When I came across this website for the first time I was delighted to find a resource that was well organized, interesting and the information is presented in a way that is easy to understand (user-friendly). It was easy to find information quickly and the topics are versatile as well as they provide information in a format where anyone can learn more about the various speech and language related topics. I explored this website and here are some of the categories that I viewed:
► Blog: keeps users updated on the latest information that is added to the site
► Communication: great communication tips and a simplified version of the types of communication disorders and a quick overview about the components that make up speech and language.
► Speech and Language Screener: this will be coming soon, so be sure to keep checking back or
there is also an option to subscribe to the RSS feed to stay updated
► Home Speech Kits: there are some great step-by-step e-books for teaching different sounds
► Speech Only: speech developmental chart and phonological process development chart, there
are categories for different age groups with information pertaining to what a child is expected to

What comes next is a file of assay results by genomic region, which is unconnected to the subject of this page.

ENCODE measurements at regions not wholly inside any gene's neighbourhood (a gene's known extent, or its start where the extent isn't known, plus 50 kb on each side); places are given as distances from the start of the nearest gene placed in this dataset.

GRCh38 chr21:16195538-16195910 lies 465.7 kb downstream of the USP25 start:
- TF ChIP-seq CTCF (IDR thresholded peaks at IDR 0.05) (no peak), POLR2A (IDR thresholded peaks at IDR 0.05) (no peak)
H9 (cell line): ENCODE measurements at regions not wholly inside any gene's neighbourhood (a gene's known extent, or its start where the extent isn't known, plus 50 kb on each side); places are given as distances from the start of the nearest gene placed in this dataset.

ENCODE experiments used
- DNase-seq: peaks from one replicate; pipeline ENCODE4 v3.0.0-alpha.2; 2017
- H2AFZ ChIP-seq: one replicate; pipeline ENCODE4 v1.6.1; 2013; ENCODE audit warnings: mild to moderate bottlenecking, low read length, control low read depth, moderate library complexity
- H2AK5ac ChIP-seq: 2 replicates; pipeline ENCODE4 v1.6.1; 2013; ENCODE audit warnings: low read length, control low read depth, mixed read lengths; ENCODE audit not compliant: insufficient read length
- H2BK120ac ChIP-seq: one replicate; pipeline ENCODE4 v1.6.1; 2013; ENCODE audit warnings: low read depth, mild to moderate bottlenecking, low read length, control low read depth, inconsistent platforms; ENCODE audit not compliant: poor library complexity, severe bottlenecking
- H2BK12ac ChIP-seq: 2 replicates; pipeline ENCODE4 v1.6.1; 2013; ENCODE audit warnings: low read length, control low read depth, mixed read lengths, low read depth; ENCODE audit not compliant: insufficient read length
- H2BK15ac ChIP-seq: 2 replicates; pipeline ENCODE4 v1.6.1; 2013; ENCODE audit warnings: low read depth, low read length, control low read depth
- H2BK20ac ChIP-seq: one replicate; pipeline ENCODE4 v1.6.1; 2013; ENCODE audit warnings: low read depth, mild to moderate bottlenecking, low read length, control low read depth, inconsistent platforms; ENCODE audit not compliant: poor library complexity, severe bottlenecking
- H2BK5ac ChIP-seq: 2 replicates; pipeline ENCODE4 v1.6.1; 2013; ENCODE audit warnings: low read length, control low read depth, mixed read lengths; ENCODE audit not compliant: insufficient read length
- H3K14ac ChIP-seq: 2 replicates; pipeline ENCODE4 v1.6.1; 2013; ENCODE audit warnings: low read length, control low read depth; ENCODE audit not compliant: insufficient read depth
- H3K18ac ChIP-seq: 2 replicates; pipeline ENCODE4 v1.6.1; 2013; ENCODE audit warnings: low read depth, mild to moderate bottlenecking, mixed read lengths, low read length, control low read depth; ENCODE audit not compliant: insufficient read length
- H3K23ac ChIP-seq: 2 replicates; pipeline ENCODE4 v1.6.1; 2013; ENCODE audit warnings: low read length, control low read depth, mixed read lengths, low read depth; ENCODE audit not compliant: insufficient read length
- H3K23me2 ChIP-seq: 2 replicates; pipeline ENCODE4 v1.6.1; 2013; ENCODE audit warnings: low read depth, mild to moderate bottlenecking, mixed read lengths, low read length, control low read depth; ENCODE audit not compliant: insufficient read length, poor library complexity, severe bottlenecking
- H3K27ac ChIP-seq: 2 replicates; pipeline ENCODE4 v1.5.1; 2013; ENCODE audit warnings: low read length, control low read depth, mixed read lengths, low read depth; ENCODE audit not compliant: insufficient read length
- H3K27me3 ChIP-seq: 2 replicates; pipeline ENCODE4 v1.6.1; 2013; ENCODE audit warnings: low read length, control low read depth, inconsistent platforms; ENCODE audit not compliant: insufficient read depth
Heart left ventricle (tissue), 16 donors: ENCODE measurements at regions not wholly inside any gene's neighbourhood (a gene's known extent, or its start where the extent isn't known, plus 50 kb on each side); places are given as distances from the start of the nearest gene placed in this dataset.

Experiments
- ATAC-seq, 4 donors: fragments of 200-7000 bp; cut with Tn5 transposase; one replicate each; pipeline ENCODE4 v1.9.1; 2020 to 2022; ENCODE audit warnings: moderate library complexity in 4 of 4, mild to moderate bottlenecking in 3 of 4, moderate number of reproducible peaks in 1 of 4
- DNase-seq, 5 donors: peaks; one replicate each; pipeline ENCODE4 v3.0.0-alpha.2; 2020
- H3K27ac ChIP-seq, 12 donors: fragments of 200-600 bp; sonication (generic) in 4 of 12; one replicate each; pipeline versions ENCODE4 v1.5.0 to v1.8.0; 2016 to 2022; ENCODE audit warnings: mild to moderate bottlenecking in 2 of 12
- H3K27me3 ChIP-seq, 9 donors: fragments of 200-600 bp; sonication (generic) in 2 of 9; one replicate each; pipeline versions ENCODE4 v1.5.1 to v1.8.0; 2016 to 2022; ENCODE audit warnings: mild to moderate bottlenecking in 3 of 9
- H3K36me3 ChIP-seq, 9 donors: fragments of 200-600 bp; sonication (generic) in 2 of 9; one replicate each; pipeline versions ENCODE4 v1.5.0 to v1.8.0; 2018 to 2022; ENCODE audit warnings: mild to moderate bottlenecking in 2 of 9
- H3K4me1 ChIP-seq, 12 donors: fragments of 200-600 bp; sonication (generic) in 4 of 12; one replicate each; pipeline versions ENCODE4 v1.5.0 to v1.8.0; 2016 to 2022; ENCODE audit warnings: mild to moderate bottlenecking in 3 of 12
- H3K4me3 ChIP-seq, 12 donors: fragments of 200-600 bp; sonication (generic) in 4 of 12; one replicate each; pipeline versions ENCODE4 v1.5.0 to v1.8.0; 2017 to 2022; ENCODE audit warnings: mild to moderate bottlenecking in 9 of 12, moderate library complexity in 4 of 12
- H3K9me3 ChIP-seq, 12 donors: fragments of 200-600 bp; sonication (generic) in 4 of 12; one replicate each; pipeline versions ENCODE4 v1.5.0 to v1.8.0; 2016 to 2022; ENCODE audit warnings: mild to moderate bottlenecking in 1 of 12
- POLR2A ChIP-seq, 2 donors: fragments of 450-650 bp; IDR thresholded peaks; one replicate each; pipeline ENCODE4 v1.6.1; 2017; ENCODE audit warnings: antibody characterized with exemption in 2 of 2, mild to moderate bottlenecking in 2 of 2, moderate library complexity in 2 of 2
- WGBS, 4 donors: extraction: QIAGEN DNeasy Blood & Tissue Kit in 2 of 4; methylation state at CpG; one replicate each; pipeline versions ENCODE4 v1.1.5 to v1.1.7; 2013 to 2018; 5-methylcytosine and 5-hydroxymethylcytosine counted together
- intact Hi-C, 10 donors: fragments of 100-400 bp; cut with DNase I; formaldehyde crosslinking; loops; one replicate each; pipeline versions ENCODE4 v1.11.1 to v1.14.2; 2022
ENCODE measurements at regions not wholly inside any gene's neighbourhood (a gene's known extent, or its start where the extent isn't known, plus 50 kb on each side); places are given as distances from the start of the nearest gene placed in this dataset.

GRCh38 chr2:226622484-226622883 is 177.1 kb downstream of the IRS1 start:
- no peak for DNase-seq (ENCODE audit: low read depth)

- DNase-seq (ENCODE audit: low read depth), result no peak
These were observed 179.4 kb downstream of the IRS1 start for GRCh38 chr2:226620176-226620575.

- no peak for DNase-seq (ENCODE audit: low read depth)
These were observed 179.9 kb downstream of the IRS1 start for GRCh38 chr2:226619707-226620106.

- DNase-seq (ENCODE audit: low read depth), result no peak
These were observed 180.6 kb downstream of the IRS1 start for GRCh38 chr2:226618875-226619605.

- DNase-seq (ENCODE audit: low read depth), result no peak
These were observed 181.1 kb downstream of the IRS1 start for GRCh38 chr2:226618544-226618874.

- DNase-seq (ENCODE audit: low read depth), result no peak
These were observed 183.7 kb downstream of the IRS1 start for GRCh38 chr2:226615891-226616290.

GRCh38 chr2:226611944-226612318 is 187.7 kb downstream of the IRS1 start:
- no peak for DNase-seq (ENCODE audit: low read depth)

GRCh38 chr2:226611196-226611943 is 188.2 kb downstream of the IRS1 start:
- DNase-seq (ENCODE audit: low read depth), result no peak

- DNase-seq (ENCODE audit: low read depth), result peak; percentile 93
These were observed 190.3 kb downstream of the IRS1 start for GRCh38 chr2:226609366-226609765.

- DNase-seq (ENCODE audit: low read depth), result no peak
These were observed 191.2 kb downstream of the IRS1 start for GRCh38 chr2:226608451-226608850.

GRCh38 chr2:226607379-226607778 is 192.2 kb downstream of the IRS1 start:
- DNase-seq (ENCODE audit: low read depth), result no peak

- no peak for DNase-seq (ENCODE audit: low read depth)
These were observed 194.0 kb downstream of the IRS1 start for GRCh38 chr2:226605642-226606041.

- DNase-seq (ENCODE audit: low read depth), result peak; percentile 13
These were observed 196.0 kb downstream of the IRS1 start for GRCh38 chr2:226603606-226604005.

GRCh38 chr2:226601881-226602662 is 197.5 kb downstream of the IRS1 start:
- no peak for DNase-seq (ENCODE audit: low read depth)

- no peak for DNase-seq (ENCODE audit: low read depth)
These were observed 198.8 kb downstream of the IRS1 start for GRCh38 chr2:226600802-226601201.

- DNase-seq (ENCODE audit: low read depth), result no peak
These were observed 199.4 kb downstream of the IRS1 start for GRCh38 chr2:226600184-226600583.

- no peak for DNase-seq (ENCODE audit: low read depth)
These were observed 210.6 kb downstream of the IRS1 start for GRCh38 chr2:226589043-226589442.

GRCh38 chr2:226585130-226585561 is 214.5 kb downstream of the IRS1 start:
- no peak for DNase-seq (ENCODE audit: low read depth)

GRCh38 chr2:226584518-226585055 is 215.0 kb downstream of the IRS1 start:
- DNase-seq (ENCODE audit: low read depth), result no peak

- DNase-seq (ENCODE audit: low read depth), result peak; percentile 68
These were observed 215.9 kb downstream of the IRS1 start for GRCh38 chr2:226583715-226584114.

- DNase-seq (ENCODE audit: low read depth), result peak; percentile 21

do at different ages.
► Child and Adult Disorders: easy to read information regarding child and adult disorders
► SLP Facts: All about the role of a speech language pathologist
► And many other resources
**Get your FREE Chronological Age Calculator iPhone Application which is now available in iTunes!
**Click here to access “Speech Helpers” e-book that is for SLPs and parents.
An article was written in ADVANCE magazine in March of this year about
Sally Helton, MS CCC-SLP, she used the Speech Helpers to assist one of her client’s with a cleft palate. They were used to provide a model for the client to understand sound placement in the mouth.
This site was very interesting and fun to explore, in addition it is a significant contribution to the field of speech language pathology. You can follow Home Speech on Twitter and why not become a fan on Facebook too.
Special Thanks to the creators of this website, Luke and Hollie, for making a versatile website that provides so much good information!
Fluency Friday website was discontinued , but here is another website that provides fluency resources: https://www.literacyleader.com/fluencywebsites